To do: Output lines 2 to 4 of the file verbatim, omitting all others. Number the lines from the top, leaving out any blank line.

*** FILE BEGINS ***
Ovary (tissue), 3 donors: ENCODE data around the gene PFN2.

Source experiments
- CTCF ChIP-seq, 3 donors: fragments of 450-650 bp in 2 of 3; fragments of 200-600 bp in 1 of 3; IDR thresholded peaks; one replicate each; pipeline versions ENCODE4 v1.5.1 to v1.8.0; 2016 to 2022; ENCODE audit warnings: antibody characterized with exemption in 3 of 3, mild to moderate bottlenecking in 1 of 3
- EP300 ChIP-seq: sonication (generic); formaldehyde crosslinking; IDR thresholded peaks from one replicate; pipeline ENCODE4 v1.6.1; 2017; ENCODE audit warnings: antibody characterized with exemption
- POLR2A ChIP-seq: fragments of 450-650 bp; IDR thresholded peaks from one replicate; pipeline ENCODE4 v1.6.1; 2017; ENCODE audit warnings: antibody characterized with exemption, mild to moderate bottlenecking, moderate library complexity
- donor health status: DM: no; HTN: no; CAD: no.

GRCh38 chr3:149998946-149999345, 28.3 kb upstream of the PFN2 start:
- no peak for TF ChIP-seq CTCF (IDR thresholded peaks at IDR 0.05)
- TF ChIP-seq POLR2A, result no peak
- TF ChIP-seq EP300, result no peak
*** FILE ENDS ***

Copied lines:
Source experiments
- CTCF ChIP-seq, 3 donors: fragments of 450-650 bp in 2 of 3; fragments of 200-600 bp in 1 of 3; IDR thresholded peaks; one replicate each; pipeline versions ENCODE4 v1.5.1 to v1.8.0; 2016 to 2022; ENCODE audit warnings: antibody characterized with exemption in 3 of 3, mild to moderate bottlenecking in 1 of 3
- EP300 ChIP-seq: sonication (generic); formaldehyde crosslinking; IDR thresholded peaks from one replicate; pipeline ENCODE4 v1.6.1; 2017; ENCODE audit warnings: antibody characterized with exemption